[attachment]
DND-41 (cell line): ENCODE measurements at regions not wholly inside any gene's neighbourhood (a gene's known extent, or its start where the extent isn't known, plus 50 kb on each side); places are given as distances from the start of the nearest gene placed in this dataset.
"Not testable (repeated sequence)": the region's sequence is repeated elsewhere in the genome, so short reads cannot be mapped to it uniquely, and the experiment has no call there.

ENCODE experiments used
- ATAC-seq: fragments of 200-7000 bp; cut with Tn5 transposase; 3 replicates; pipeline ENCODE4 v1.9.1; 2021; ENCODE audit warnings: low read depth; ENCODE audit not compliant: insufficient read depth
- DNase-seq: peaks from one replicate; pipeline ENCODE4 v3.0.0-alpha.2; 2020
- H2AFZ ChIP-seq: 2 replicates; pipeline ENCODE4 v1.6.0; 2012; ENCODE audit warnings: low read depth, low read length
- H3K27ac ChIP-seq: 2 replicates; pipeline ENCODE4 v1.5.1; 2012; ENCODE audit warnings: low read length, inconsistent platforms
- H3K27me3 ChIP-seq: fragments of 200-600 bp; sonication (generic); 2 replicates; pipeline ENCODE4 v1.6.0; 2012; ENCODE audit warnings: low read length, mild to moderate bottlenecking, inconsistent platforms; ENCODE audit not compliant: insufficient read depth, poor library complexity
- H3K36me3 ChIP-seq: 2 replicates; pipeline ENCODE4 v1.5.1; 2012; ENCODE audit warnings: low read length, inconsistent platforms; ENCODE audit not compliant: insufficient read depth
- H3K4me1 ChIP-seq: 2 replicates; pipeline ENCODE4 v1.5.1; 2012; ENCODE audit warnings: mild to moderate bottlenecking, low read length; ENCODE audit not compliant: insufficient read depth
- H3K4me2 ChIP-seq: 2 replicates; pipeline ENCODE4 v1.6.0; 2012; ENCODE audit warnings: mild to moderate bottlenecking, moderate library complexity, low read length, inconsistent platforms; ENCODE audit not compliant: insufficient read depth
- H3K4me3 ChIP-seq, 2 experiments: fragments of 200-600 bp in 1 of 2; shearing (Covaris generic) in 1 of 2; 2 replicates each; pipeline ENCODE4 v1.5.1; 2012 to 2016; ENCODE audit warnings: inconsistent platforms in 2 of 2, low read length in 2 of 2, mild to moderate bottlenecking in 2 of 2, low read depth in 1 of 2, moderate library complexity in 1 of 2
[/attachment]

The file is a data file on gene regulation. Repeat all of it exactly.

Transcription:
DND-41 (cell line): ENCODE measurements at regions not wholly inside any gene's neighbourhood (a gene's known extent, or its start where the extent isn't known, plus 50 kb on each side); places are given as distances from the start of the nearest gene placed in this dataset.
"Not testable (repeated sequence)": the region's sequence is repeated elsewhere in the genome, so short reads cannot be mapped to it uniquely, and the experiment has no call there.

ENCODE experiments used
- ATAC-seq: fragments of 200-7000 bp; cut with Tn5 transposase; 3 replicates; pipeline ENCODE4 v1.9.1; 2021; ENCODE audit warnings: low read depth; ENCODE audit not compliant: insufficient read depth
- DNase-seq: peaks from one replicate; pipeline ENCODE4 v3.0.0-alpha.2; 2020
- H2AFZ ChIP-seq: 2 replicates; pipeline ENCODE4 v1.6.0; 2012; ENCODE audit warnings: low read depth, low read length
- H3K27ac ChIP-seq: 2 replicates; pipeline ENCODE4 v1.5.1; 2012; ENCODE audit warnings: low read length, inconsistent platforms
- H3K27me3 ChIP-seq: fragments of 200-600 bp; sonication (generic); 2 replicates; pipeline ENCODE4 v1.6.0; 2012; ENCODE audit warnings: low read length, mild to moderate bottlenecking, inconsistent platforms; ENCODE audit not compliant: insufficient read depth, poor library complexity
- H3K36me3 ChIP-seq: 2 replicates; pipeline ENCODE4 v1.5.1; 2012; ENCODE audit warnings: low read length, inconsistent platforms; ENCODE audit not compliant: insufficient read depth
- H3K4me1 ChIP-seq: 2 replicates; pipeline ENCODE4 v1.5.1; 2012; ENCODE audit warnings: mild to moderate bottlenecking, low read length; ENCODE audit not compliant: insufficient read depth
- H3K4me2 ChIP-seq: 2 replicates; pipeline ENCODE4 v1.6.0; 2012; ENCODE audit warnings: mild to moderate bottlenecking, moderate library complexity, low read length, inconsistent platforms; ENCODE audit not compliant: insufficient read depth
- H3K4me3 ChIP-seq, 2 experiments: fragments of 200-600 bp in 1 of 2; shearing (Covaris generic) in 1 of 2; 2 replicates each; pipeline ENCODE4 v1.5.1; 2012 to 2016; ENCODE audit warnings: inconsistent platforms in 2 of 2, low read length in 2 of 2, mild to moderate bottlenecking in 2 of 2, low read depth in 1 of 2, moderate library complexity in 1 of 2